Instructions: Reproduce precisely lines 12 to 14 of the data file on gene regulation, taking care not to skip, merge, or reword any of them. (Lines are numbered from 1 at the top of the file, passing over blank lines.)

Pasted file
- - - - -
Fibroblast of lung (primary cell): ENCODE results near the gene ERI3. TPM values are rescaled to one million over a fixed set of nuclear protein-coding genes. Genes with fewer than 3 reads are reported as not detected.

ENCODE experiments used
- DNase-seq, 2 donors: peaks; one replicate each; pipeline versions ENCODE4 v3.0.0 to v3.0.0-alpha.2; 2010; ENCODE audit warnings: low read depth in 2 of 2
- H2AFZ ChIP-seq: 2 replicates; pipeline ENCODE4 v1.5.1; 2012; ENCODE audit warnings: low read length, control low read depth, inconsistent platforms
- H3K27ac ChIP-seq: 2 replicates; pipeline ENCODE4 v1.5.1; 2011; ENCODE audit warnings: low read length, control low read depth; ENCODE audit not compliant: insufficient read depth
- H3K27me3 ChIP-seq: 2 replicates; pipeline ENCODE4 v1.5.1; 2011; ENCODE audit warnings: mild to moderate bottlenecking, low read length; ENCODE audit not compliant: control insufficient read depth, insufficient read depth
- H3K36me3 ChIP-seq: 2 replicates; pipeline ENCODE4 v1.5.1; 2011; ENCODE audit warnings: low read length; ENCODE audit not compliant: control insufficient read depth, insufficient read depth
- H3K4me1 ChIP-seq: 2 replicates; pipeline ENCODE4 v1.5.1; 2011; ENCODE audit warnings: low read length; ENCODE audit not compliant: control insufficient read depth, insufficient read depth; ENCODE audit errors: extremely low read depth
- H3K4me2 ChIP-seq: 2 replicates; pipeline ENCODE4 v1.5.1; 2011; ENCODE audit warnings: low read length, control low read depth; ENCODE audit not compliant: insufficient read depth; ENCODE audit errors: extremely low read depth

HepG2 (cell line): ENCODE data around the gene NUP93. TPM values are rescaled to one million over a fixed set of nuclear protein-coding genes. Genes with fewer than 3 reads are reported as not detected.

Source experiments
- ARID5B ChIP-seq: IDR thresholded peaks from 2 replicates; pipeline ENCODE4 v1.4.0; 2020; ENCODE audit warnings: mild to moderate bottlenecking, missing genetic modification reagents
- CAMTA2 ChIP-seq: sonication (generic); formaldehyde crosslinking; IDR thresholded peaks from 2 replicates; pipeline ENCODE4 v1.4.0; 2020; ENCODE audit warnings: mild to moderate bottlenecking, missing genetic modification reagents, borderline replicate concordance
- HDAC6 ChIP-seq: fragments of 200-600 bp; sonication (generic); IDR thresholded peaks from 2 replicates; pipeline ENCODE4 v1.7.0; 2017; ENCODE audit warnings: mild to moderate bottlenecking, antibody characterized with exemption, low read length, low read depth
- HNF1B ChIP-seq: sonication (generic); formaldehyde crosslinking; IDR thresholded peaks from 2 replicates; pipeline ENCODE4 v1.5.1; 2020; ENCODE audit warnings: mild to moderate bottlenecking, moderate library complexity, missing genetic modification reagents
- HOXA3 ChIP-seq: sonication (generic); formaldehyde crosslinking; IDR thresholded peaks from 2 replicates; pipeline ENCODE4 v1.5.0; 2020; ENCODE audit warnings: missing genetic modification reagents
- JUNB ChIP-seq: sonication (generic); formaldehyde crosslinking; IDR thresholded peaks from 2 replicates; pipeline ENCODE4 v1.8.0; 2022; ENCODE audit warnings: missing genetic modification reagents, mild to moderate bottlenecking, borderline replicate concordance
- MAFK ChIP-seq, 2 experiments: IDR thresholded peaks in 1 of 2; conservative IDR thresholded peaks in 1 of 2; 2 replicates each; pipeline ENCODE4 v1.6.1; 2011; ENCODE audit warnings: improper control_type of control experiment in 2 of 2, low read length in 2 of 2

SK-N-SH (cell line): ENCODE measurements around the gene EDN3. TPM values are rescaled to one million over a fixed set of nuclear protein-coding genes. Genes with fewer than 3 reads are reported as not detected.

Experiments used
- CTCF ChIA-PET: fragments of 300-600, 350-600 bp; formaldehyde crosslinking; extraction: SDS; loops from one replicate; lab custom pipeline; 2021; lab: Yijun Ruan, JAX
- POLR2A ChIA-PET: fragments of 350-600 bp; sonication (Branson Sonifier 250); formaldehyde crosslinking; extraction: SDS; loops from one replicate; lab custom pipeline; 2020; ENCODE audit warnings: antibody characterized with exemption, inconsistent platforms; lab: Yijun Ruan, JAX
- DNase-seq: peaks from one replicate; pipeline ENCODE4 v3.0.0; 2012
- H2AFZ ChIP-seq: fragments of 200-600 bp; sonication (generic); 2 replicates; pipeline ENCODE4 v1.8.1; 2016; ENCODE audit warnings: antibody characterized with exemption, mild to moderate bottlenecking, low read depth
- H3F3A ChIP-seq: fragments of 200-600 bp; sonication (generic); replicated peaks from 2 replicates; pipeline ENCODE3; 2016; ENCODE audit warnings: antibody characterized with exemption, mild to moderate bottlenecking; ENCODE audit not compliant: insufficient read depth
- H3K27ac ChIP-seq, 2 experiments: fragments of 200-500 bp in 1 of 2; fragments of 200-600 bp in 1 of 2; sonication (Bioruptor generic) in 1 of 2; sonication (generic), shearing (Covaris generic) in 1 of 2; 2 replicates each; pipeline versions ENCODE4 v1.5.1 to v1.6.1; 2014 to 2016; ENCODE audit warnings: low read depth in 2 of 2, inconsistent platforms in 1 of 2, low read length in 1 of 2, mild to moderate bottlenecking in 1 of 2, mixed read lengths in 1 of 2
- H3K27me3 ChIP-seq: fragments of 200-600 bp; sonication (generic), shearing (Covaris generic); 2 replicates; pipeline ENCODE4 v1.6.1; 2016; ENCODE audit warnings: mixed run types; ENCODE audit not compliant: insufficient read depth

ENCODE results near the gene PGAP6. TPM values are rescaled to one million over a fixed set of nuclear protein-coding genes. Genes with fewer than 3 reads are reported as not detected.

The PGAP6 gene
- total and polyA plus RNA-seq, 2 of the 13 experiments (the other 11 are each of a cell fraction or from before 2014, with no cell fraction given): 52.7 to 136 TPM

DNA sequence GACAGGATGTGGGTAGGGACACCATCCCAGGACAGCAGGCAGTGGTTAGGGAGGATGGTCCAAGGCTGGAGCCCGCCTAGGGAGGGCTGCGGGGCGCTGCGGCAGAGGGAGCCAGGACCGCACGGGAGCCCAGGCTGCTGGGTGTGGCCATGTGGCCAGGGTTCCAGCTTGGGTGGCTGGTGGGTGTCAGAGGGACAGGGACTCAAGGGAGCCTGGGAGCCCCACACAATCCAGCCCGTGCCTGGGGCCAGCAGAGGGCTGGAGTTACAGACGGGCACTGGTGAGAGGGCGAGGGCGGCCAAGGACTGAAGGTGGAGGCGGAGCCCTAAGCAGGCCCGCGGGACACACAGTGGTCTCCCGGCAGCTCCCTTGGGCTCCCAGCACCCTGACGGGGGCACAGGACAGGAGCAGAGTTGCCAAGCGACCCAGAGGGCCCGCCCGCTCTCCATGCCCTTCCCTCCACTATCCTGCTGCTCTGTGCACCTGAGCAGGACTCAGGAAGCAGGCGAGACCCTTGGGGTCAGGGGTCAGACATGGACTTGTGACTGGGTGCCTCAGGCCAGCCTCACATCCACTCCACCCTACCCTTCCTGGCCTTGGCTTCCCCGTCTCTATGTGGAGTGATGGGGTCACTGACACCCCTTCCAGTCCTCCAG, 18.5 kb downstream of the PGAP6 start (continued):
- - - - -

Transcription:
- ARID5B ChIP-seq: IDR thresholded peaks from 2 replicates; pipeline ENCODE4 v1.4.0; 2020; ENCODE audit warnings: mild to moderate bottlenecking, missing genetic modification reagents
- CAMTA2 ChIP-seq: sonication (generic); formaldehyde crosslinking; IDR thresholded peaks from 2 replicates; pipeline ENCODE4 v1.4.0; 2020; ENCODE audit warnings: mild to moderate bottlenecking, missing genetic modification reagents, borderline replicate concordance
- HDAC6 ChIP-seq: fragments of 200-600 bp; sonication (generic); IDR thresholded peaks from 2 replicates; pipeline ENCODE4 v1.7.0; 2017; ENCODE audit warnings: mild to moderate bottlenecking, antibody characterized with exemption, low read length, low read depth